Dozens of people were reportedly injured in a commuter train crash near Oxnard, Calif., that hit at the start of Tuesday morning's rush hour. Emergency crews swarmed the area in which several Metrolink train cars were thrown onto their sides by the powerful collision.
The crash occurred around 5:40 a.m. local time in Ventura County close to Oxnard, some 70 miles northwest of downtown Los Angeles. Reports of casualties vary. At least 30 people were injured; 28 were sent to the hospital.
Due to extensive damage, officials aren't yet sure what type of vehicle it was that was struck at the road-level crossing; it was first reported to be a large truck and may have been a farm vehicle.
Dramatic images from the scene show a large fire burning in the early-morning darkness. According to the most recent reports, the vehicle may have already been burning as it sat on the track.
Details are still emerging from the scene; we'll update this post with more news.
Update at 12:40 p.m. ET: Engineer Said To Have Braked
The Los Angeles Times reports, "Fire officials at the scene said the train was traveling at its cruising speed of 79 mph when the conductor spotted the flaming truck and anticipated the crash from 'a far distance out.'"
Update at 12:30 p.m. ET: 28 People Sent To Hospitals
Ventura County Fire Department officials say 28 people have been sent to hospitals, with four of them in critical condition," member station KPCC reports. The station adds that 23 other people were not injured.
The Federal Railroad Administration is sending investigators to the scene. An agency spokesman says, "We will establish what lapses, if any, occurred and order any necessary corrective actions."
Our original post continues:
From CBS Los Angeles:
" 'For some reason there was a tractor trailer on the tracks there at Rice Avenue and Train 102 collided with it,' said Scott Johnson of Metrolink.
"The truck caught fire and four train cars derailed. The driver of the truck fled the scene, but was later arrested, the VCFD said."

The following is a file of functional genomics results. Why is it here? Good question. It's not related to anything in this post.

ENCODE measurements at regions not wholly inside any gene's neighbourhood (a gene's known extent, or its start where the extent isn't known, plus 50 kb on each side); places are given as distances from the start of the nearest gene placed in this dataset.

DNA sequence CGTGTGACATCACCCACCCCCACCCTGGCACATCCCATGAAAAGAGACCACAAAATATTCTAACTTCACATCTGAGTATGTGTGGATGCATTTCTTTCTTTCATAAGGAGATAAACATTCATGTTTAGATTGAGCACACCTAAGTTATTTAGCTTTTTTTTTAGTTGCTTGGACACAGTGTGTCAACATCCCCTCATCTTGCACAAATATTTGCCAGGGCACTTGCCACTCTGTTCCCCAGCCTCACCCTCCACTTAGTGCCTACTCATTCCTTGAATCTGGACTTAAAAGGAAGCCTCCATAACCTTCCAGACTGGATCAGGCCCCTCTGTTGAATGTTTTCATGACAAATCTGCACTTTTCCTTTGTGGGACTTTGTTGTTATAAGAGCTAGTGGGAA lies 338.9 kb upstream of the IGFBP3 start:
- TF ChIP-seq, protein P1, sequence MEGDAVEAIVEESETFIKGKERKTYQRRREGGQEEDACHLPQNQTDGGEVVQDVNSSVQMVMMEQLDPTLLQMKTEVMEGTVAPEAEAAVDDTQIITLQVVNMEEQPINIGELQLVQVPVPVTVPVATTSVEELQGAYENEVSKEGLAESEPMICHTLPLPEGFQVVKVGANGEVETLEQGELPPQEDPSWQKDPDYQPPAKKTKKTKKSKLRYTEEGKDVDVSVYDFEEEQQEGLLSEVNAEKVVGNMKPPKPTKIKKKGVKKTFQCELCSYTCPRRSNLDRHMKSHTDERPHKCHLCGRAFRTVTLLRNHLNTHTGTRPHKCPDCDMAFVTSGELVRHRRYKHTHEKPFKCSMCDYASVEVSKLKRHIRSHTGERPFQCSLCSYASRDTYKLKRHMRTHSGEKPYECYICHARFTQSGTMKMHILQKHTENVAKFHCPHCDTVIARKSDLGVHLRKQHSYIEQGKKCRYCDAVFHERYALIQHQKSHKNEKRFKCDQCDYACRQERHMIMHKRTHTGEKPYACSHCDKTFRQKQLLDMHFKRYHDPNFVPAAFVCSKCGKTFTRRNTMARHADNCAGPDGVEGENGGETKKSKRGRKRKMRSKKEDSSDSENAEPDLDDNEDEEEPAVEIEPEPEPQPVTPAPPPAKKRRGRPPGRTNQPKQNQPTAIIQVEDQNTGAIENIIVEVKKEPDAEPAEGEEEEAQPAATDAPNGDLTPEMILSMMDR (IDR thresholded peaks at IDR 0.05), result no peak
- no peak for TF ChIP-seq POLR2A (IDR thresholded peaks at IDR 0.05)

Fire officials say the train was in "push mode" — with its locomotive in the rear — when it struck the truck. The locomotive was the only part of the train to remain firmly on the track; skid marks from the passenger cars show that they slid away from the engine.
Trains in push mode are controlled by an engineer who sits in a cab in the leading passenger car. Its merits and safety have been a subject of debate — including in a lawsuit against Metrolink that was sparked by a fatal accident back in 2005.
In 2006, the Federal Railroad Administration issued a report that found "there is little difference in safety between passenger trains pushed by locomotives and those that are pulled," The Los Angeles Times reported at the time. "Researchers noted, however, that more people have died in accidents involving pushed trains."
In online documents, the rail service says it has long employed the push-pull practice according to U.S. safety regulations:
"Since Metrolink began service in 1992, we have operated our trains using the push-pull configuration. When the locomotive is in the rear, the engineer sits in a control cab in the front of the lead passenger car (called a cab car) to control the train. A cab car contains a cabin where you will find all of the same controls found in a locomotive.
"Push-pull was developed for worldwide use as an appropriate alternative to locomotive-only operations. It has proven to be very safe, and is now used by virtually all commuter railroads in North America. Federal standards establish the specifications for cab or lead passenger cars, and Metrolink's fleet complies with all applicable regulations."